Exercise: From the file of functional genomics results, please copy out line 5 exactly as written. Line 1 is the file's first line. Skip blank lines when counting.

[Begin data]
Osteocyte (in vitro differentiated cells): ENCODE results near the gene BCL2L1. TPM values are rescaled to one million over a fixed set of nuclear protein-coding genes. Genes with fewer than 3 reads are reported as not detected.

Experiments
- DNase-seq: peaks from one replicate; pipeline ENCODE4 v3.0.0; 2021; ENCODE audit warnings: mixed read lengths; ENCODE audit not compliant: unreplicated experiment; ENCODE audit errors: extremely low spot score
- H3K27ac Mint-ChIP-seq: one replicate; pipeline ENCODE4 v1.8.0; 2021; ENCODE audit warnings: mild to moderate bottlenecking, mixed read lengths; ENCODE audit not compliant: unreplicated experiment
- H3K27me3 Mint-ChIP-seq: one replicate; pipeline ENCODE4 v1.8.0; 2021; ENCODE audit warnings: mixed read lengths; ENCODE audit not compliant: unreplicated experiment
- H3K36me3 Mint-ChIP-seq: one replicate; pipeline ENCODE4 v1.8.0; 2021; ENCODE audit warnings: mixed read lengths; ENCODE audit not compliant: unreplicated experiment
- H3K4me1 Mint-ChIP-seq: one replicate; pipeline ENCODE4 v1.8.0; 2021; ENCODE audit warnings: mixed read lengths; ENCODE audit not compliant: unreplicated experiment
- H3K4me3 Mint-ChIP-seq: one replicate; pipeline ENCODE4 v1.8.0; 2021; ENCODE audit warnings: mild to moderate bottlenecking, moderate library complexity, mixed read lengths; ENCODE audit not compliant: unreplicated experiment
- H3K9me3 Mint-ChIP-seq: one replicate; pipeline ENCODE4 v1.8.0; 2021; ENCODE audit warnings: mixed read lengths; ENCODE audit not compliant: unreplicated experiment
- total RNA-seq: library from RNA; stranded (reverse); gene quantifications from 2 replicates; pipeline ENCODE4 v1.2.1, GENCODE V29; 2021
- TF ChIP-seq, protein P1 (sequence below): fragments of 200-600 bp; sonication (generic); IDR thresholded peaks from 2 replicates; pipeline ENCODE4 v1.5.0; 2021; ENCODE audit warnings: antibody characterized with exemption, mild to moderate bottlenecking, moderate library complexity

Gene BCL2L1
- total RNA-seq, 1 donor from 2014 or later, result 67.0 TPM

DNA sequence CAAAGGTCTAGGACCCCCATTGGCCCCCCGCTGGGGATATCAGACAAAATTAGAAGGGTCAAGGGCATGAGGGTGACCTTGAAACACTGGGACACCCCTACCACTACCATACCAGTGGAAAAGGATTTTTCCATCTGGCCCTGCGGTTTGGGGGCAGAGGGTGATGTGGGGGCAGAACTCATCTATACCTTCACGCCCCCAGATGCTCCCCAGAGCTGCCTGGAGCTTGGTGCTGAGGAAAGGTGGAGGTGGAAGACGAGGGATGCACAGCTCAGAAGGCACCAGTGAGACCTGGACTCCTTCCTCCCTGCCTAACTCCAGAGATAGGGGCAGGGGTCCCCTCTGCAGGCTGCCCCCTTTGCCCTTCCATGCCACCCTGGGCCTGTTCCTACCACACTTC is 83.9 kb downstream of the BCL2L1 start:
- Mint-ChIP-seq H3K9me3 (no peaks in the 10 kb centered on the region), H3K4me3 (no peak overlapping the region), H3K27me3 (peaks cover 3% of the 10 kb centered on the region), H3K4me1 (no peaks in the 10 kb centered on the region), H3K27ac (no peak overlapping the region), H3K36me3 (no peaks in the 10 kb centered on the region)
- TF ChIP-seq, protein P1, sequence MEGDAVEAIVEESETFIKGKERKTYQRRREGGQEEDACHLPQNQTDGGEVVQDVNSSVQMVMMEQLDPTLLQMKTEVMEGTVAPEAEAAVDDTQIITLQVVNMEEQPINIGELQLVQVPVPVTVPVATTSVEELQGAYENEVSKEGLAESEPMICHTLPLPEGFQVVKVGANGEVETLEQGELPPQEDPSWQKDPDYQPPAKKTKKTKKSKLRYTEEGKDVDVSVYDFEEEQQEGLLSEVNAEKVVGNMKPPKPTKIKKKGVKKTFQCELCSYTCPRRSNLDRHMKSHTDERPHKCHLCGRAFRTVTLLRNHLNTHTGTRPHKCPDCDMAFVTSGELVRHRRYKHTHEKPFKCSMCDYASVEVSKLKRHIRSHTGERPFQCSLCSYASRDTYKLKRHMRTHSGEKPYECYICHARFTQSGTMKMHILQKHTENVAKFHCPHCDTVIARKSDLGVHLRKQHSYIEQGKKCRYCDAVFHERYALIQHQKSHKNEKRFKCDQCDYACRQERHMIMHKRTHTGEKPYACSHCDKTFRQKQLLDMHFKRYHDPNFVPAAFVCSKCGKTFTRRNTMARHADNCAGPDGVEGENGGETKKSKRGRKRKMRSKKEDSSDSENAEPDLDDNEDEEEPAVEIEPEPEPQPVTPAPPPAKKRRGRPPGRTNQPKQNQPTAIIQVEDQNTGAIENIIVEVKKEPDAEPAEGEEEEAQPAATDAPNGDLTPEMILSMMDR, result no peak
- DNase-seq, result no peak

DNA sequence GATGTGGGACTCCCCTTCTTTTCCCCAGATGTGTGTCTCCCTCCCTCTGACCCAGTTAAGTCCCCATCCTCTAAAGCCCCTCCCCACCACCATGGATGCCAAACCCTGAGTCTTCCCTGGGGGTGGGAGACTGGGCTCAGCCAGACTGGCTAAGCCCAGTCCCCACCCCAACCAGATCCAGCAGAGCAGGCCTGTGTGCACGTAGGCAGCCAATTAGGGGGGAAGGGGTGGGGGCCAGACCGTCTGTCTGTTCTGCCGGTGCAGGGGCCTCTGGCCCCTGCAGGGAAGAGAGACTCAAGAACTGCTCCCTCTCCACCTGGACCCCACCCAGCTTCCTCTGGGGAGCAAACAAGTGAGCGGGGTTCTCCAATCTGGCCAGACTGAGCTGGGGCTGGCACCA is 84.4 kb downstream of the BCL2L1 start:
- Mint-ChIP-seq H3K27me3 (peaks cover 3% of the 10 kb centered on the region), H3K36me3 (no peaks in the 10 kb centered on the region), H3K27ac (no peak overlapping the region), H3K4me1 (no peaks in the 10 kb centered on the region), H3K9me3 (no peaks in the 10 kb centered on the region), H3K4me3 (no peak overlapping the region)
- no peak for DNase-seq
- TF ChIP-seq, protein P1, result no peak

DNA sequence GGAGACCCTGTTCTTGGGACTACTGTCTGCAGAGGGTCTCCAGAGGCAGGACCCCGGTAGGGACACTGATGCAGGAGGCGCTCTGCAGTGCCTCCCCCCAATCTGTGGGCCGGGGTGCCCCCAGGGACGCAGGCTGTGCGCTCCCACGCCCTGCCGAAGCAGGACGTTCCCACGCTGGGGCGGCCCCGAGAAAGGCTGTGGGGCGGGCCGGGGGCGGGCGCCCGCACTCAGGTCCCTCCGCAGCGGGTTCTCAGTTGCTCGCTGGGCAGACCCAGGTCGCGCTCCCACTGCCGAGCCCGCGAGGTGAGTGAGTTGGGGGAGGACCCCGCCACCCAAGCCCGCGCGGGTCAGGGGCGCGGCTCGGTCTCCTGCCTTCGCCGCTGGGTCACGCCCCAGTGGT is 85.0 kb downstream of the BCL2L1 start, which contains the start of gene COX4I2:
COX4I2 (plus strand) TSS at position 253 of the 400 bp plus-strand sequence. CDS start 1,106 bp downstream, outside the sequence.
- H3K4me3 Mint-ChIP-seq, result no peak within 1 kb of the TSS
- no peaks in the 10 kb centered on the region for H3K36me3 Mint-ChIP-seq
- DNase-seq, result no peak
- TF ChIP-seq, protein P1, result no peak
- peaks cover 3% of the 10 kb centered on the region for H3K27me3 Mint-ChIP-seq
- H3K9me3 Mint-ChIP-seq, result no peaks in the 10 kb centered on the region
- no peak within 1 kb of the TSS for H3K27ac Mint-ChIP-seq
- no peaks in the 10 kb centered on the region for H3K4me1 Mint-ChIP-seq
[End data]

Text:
- H3K27me3 Mint-ChIP-seq: one replicate; pipeline ENCODE4 v1.8.0; 2021; ENCODE audit warnings: mixed read lengths; ENCODE audit not compliant: unreplicated experiment